Did you know that not everybody embraces Christ-centered hermeneutics with open arms?
Crazy, right? So, what exactly are their objections – and are any of them valid?
In this week’s episode of the Theology for the People Podcast, Mike Neglia joins me again for Part 2 of a 2-part series on Christ-centered hermeneutics. In Part 1, we discussed what a hermeneutics is, as well as the scriptural basis for Christ-centered hermeneutics.This week, in Part 2, we respond to some objections to Christ-centered hermeneutics.
These objections were given to me by a seminarian and author, who is involved in ministry, serving as a preacher in his church.
It all began when a friend of mine, seeing some of my presentations on Christ-centered hermeneutics, reached out and told me that a friend of his doesn’t agree with this position. I asked him to write out his objections for me, and he gave me a list of 8 reasons why he takes issue with Christ-centered hermeneutics.
Then, Mike and I went and read a journal article by Abner Chou, in which he used a lot more words to basically state some objections similar to those given by this friend of a friend.
Finally, Mike asked the Expositors Collective Facebook Group about whether they held or had heard of objections to Christ-centered hermeneutics, and the response we received also mirrored one of the points made by this friend of a friend in his list of 8 objections.
So, in this episode, we go through the 8 objections one-by-one, and respond to each of them.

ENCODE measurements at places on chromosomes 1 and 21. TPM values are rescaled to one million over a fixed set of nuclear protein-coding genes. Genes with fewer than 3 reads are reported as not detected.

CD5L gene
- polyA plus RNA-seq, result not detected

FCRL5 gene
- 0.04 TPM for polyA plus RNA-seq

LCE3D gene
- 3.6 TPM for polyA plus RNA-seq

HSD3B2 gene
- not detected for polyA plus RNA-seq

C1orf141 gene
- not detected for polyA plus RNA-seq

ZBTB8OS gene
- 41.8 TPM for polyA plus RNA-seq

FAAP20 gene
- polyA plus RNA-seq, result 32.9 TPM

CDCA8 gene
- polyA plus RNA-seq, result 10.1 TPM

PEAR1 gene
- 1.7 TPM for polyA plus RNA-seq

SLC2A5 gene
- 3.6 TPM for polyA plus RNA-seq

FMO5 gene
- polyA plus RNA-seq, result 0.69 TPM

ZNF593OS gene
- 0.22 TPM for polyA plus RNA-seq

The interpretive approach this friend-of-a-friend uses is what he calls the “grammatical-historical” hermeneutic. As you will hear in the episode, I think that a grammatical-historical hermeneutic dovetails perfectly with a Christ-centered hermeneutic, and the two are not at odds, as if we must choose one or the other. Certainly we can, and should choose both.
Christ-Centered Hermeneutics – Part 2: Responding to Objections to Christ-Centered Hermeneutics – with Mike Neglia –
Theology for the People
This week Nick Cady and Mike Neglia respond to some objections to Christ-centered hermeneutics.
Is Christ-centered hermeneutics actually ego-centric, in that it focuses on what Jesus has done for “me’? Does Christocentricity fail to honor the trinitarian nature of God by focusing primarily on the Son? Does it fail to teach what the text actually says in an attempt to make every message about Jesus?